The Nuclear Regulatory Commission has put national security at risk by allowing newly hired personnel to start work without security clearances and by failing to reinvestigate many veteran workers, a government auditing agency said Wednesday.

The General Accounting Office said it found that since 1983 about 10 percent of NRC employees who began working before their security investigations were completed later left the agency because the checks disclosed drug-related or other personal problems that made them unacceptable security risks. It said nearly all workers are granted this security waiver.The report was the subject of a public hearing Wednesday before a House Government Operations subcommittee, which requested the GAO investigation in 1987.

At NRC headquarters in Rockville, Md., spokesman Robert Newlin said, "We are planning improvements in our programs that are responsive to the GAO recommendations." He said details of these changes would be revealed to the House panel.

The GAO report criticized the NRC for failing to reinvestigate nearly half of the approximately 10,600 people who hold security clearances. Only those holding the most sensitive jobs are subjected to reinvestigation, but the GAO said results of those probes indicate a need to extend the practice to all workers.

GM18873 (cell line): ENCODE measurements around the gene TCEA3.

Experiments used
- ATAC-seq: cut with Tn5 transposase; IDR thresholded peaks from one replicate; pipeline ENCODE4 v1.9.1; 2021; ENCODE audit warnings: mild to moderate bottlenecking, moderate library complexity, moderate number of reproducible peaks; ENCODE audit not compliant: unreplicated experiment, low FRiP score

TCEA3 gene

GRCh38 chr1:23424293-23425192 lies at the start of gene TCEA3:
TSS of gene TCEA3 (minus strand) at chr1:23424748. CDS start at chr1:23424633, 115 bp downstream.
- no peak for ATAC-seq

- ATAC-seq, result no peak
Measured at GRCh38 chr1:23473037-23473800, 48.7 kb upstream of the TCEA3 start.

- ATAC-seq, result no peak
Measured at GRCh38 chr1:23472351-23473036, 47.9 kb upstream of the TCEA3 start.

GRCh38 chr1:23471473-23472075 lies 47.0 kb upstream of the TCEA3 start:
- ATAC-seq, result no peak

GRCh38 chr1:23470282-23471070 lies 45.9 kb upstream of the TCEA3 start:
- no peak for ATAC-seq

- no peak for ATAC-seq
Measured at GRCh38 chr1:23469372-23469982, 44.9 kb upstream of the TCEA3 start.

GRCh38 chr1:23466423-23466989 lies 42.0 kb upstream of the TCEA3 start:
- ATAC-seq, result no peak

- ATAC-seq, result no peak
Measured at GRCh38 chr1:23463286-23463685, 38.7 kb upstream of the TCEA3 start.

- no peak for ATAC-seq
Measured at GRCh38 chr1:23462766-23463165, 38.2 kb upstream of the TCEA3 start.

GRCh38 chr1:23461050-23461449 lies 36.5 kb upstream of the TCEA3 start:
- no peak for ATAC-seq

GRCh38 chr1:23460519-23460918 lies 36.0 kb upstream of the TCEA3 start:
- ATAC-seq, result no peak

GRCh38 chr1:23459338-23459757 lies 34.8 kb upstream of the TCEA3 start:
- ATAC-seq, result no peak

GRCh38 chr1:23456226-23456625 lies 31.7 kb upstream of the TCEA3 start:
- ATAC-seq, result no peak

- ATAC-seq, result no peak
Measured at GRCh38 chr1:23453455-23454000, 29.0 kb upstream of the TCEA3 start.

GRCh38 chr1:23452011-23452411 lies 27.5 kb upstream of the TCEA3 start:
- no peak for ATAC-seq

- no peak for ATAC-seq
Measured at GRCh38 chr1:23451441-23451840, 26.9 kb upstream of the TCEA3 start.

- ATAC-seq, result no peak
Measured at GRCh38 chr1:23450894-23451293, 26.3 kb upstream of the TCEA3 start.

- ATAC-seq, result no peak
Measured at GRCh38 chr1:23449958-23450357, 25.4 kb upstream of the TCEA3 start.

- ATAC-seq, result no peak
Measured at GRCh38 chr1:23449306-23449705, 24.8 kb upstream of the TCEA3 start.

"Reinvestigations revealed cleared persons with histories of child molestation, drug abuse and criminal activities," the report said.

"Periodic reinvestigations can highlight these problems and provide NRC information needed to determine whether an employee could be a possible candidate for activities, such as espionage, that would endanger national security."

The GAO said it reviewed a sample of NRC's personnel security files for clearances since 1983 and found several cases that underscored the need for stronger security rules.

It cited an example of an NRC branch chief who was granted the highest level of security clearance in 1979 and then suspended in 1983 after the employee was indicted on 52 counts of interstate transportation in aid of racketeering. The worker was found innocent, but the NRC later fired him after learning that the worker had a business interest in an outcall massage and escort service.

The NRC said it does not reinvestigate workers with lower-level clearances because of the added cost and because those employees have only limited access to classified information.

The report was critical of the NRC's practice of allowing new hires to start before completion of background investigations by the Office of Personnel Management or the FBI. It said the security clearance process takes so long that the requirement is waived for about 99 percent of new employees, including those with access to nuclear weapons design data and other highly sensitive information.

"Waivers have become the rule rather than the exception," the report said.

The GAO investigators said a review of NRC files since 1983 showed that in about 10 percent of cases in which security clearance requirements were waived the employees later were forced out.